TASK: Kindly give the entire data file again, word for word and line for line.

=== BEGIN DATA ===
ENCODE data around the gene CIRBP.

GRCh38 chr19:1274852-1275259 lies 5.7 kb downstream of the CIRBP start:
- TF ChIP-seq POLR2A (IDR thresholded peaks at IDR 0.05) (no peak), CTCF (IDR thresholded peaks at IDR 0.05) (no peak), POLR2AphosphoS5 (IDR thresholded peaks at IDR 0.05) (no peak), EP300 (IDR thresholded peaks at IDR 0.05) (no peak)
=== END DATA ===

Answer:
ENCODE data around the gene CIRBP.

GRCh38 chr19:1274852-1275259 lies 5.7 kb downstream of the CIRBP start:
- TF ChIP-seq POLR2A (IDR thresholded peaks at IDR 0.05) (no peak), CTCF (IDR thresholded peaks at IDR 0.05) (no peak), POLR2AphosphoS5 (IDR thresholded peaks at IDR 0.05) (no peak), EP300 (IDR thresholded peaks at IDR 0.05) (no peak)